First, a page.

wrong for a man to marry his brother's wife. Henry VII therefore had
to gain special permission from the Pope before the marriage could
In 1509 Henry VII died. His son Henry now became king of England. It was very important to
Henry VIII that his wife, should give birth to a male child. Without a son to take over from him
when he died. Henry feared that the Tudor family would lose control of England. Catherine gave
birth to six children but five died within a few weeks of being born. Only one
child, Mary, survived into adulthood.
By 1530 Catherine was too old to have any more children. Therefore, Henry decided he would
have to have another wife. His choice was Anne Boleyn, the 20-year-old daughter of Viscount
Rochford. Before he could marry Anne, Henry had to gain permission from the Pope.
Henry VIII sent a message to the Pope arguing that his marriage to
Catherine had been invalid as she had previously been married to
his brother Arthur. When Catherine discovered Henry's plans she
informed King Charles (Carlos) of Spain and Emperor Charles (Karl) V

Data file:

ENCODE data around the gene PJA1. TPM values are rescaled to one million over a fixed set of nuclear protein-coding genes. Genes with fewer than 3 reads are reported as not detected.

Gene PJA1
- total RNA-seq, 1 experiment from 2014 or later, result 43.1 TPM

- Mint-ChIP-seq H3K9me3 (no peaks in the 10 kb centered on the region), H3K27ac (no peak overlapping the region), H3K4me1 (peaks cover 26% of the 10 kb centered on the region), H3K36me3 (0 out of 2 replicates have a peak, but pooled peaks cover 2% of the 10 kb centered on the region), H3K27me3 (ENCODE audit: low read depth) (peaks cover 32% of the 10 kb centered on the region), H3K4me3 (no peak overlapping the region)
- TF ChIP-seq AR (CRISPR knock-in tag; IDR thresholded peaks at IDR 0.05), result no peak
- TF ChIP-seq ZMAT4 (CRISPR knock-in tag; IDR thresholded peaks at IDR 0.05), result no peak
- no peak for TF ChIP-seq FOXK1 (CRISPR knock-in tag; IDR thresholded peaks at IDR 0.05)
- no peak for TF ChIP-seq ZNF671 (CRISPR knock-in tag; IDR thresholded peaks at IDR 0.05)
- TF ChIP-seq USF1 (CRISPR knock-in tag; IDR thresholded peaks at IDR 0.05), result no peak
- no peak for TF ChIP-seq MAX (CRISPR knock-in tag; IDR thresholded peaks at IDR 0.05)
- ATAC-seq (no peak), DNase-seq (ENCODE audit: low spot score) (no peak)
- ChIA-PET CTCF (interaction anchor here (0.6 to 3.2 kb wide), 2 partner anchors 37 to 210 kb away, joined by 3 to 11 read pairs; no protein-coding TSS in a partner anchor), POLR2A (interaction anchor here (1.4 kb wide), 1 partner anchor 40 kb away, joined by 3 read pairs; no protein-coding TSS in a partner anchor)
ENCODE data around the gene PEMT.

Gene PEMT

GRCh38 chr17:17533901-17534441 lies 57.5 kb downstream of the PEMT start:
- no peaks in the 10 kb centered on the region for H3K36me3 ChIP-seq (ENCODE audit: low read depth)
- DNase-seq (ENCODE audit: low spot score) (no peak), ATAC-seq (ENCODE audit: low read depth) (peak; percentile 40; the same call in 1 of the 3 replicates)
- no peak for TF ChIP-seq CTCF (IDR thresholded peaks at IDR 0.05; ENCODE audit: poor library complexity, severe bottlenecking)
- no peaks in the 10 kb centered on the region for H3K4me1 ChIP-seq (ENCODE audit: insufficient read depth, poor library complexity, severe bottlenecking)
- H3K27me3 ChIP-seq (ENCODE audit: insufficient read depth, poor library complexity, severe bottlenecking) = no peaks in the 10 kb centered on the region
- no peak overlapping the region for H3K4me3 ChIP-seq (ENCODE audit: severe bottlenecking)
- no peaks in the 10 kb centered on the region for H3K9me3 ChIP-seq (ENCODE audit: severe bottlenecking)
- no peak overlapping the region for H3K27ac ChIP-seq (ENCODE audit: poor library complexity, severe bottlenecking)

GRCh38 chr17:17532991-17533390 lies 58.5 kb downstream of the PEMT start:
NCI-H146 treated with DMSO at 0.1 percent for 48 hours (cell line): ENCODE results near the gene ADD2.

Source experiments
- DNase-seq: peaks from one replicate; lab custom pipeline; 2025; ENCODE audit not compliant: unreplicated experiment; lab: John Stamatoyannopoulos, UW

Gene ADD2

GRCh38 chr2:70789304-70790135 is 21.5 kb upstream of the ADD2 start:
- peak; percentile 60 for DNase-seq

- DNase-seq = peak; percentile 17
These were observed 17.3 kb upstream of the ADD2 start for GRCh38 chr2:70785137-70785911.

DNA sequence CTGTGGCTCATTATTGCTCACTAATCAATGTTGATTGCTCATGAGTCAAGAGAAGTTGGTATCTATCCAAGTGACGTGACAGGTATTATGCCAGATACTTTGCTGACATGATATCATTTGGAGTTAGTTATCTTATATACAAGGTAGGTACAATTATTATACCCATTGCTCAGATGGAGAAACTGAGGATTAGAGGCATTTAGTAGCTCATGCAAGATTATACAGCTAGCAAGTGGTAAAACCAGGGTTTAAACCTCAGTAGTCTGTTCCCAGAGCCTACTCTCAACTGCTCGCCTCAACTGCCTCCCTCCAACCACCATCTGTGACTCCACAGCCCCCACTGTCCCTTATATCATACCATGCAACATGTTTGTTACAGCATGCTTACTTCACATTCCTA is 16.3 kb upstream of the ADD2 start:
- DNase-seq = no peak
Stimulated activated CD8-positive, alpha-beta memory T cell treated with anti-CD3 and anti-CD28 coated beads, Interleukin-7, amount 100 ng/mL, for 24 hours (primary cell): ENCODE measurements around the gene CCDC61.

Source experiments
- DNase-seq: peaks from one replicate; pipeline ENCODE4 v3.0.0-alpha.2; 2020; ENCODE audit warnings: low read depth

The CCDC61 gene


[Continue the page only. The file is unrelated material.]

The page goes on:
of the Holy Roman Empire. Unwilling to have his aunt lose her
position, Charles warned the Pope that he would be very angry if he
granted Henry a divorce. The Pope knew that once he made a
decision, he would upset one of these two powerful monarchs. In an
attempt to keep the peace, the Pope put off making a decision
about Henry's marriage.
In January 1533 Henry discovered that Anne Boleyn was pregnant.
As it was important that the child should not be classed as
illegitimate, arrangements were made for Henry and Anne to get
married. King Charles V of Spain threatened to invade England if the
marriage took place, but Henry ignored his threats and the marriage
In September Anne gave birth to a daughter called Elizabeth.
While Henry was furious about having another daughter, the
supporters of Catherine were delighted and claimed that it
proved God was punishing Henry for his illegal marriage to
Anne. Catherine was sent into retirement at
Ampthill, Bedfordshire. Later she moved to
Kimbolton, Cambridgeshire. Catherine of Aragon died in 1536.
Anne Boleyn •
Anne Boleyn, the daughter of Sir Thomas Boleyn and Elizabeth
Howard, daughter of the Duke of Norfolk, was born in 1501. Her
father had high ambitions for his daughter and when she was only